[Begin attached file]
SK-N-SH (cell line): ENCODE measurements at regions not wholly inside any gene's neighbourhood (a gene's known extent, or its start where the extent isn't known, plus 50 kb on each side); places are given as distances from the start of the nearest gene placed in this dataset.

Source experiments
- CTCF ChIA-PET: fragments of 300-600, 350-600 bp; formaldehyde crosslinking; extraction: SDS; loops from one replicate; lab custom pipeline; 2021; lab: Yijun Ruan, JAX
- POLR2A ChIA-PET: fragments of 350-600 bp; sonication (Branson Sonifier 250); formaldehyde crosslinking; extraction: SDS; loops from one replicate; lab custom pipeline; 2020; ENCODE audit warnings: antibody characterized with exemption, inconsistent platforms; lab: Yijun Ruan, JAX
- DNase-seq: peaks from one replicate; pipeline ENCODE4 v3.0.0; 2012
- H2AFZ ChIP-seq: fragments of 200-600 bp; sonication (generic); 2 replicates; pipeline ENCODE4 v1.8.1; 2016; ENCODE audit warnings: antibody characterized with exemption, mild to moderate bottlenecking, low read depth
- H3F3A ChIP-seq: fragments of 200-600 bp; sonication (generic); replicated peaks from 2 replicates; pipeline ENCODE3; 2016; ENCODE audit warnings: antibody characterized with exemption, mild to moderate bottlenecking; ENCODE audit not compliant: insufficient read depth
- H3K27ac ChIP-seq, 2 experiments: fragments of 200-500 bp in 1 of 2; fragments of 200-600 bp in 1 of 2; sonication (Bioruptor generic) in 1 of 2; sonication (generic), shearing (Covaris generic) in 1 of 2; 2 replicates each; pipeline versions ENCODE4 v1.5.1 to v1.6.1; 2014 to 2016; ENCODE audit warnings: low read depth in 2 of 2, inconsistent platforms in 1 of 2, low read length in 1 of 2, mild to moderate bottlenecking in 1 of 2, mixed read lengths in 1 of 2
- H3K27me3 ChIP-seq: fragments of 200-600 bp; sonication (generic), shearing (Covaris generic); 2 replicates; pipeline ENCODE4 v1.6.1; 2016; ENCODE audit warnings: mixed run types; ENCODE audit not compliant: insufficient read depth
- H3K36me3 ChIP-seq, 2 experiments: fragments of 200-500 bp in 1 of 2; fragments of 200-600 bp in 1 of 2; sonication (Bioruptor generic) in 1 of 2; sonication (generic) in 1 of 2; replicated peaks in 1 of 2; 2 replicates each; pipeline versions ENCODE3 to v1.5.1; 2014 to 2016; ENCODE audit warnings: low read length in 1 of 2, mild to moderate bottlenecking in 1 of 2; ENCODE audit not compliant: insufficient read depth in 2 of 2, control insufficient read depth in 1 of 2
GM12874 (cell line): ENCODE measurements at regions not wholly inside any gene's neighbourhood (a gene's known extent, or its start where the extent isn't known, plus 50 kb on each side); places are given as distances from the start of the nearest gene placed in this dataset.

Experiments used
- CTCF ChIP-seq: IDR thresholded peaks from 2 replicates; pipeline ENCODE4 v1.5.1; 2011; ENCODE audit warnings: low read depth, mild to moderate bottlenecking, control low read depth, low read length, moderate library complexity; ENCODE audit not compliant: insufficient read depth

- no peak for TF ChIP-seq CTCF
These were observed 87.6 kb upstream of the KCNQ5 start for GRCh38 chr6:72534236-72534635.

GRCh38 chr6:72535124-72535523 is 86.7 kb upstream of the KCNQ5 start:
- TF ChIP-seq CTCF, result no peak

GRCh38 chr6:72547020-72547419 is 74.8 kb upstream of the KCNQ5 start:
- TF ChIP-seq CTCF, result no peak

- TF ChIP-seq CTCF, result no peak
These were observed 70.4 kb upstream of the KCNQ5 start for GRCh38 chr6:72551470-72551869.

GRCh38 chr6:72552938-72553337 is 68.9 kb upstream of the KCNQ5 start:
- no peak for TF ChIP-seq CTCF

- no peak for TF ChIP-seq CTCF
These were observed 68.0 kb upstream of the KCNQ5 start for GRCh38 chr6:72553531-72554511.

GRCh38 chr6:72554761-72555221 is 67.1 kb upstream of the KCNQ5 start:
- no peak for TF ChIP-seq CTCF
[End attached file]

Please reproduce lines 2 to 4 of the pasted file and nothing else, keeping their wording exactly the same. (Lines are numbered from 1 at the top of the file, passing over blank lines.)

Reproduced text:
Source experiments
- CTCF ChIA-PET: fragments of 300-600, 350-600 bp; formaldehyde crosslinking; extraction: SDS; loops from one replicate; lab custom pipeline; 2021; lab: Yijun Ruan, JAX
- POLR2A ChIA-PET: fragments of 350-600 bp; sonication (Branson Sonifier 250); formaldehyde crosslinking; extraction: SDS; loops from one replicate; lab custom pipeline; 2020; ENCODE audit warnings: antibody characterized with exemption, inconsistent platforms; lab: Yijun Ruan, JAX